Fledgling colleges beckon
By Brandie M. Jefferson
By Brandie M. Jefferson
NEEDHAM, Mass. — When Joelle Arnold decided to go to college, she had offers from some topflight schools. MIT. Stanford. Cornell.
Instead, she chose a school that wasn't accredited and didn't even have a campus or a faculty yet: Franklin W. Olin College of Engineering.
Arnold is now among 65 students who are the college's first graduates. They were guinea pigs of sorts for a different style of teaching engineering that included exposure to entrepreneurship and humanities. At the same time, they got a chance to help build a college from scratch.
The bonus for going to the fledgling institution? A scholarship with full tuition.
At her parents' urging, she set up an interview. After meeting with some faculty and students, "I realized not only how rigorous the work would be, but what type of neat people we'd have around ... I fell in love with the place."
The college was built with a $460 million charter from the Olin Foundation, known for awarding grants to schools for land development. The school's mission is to broaden the scope of engineering programs to include substantial training in business and humanities.
Olin was chartered in 1998 and began accepting students for the 2001-02 year. Last year, there were 286 students enrolled at the six-building campus in Needham, 10 miles west of Boston.
Olin President Richard Miller said he was convinced that something needed to be done differently in engineering education — especially for undergraduates. He said the curriculums were too narrow and as a result, students suffer once they reach the workforce.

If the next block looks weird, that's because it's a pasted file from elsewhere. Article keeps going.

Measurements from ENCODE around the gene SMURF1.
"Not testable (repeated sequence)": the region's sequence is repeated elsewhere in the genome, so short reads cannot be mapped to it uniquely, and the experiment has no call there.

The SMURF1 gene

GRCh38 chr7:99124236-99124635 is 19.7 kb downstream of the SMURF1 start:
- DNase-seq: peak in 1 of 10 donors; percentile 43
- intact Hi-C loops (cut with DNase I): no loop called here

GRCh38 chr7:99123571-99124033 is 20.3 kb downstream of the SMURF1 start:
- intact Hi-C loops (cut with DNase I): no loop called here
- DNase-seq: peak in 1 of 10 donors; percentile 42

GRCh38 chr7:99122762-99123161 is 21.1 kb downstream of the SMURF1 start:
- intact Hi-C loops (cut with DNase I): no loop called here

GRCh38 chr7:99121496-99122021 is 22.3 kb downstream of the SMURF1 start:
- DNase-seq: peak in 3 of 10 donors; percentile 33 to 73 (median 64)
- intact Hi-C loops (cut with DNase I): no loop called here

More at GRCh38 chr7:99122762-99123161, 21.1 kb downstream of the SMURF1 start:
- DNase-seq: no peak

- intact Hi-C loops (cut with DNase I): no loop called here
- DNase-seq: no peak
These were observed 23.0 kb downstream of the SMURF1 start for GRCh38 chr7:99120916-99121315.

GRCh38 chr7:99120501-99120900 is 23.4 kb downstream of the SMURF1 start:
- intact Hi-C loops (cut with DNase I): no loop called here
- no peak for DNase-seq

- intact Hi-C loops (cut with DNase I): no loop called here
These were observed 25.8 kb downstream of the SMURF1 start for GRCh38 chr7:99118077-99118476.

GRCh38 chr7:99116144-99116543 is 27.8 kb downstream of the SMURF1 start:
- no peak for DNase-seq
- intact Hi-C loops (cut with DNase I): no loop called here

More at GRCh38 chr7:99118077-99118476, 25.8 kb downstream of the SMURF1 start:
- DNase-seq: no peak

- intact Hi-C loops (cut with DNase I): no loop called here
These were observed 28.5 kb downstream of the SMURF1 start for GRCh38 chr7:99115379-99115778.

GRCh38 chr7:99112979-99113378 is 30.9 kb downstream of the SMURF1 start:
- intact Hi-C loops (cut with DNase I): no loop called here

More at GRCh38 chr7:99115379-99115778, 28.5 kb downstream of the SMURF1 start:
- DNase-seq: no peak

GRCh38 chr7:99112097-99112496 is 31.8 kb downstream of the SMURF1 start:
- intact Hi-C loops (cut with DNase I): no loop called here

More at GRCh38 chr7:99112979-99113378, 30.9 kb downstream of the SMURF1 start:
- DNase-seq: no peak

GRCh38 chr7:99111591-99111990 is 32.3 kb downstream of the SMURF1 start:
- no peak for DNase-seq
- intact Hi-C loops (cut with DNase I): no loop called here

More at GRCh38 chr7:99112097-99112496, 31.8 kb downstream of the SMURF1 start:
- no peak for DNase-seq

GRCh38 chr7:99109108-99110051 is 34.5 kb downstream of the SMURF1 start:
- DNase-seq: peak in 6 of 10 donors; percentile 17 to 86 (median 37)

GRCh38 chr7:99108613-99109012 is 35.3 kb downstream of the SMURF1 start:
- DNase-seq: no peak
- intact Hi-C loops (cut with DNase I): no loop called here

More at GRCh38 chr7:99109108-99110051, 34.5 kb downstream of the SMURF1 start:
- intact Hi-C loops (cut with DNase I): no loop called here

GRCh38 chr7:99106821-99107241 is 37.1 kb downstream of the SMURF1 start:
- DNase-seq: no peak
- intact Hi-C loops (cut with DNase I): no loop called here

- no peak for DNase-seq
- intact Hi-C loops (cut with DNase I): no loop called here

"These kids, just about to get a bachelor's degree, came up to me and asked 'What's a patent? How can I make money with it?' "he said.
Ask the students if they were worried about going to a school that no one had heard of and they reply as if things like accreditation or reputation were old-fashioned. (After its first class graduates, Olin will be eligible for accreditation, and officials said it will also apply to degrees earned by its first students.)
"Accreditation is not a concern at all," said junior Lauren Hassord. "The relationship we have with our professors is so personal, so close. We hang out with them. We eat lunch with them. We baby-sit their kids. ... "
The 15 women and 15 men who were accepted into the first class spent their first year living in trailers and developing curriculum with the administration and the faculty. A construction delay put regular classes behind schedule.
The problem led to one of the school's most innovative programs, the "Olin Partners." The group of students had a chance to design an introductory class that would rely as heavily on theory as it did on engineering.
Students built a cannon — from concept to launch — and were graded on the distance and accuracy of firing its golf ball ammunition. It is now displayed in a glass case.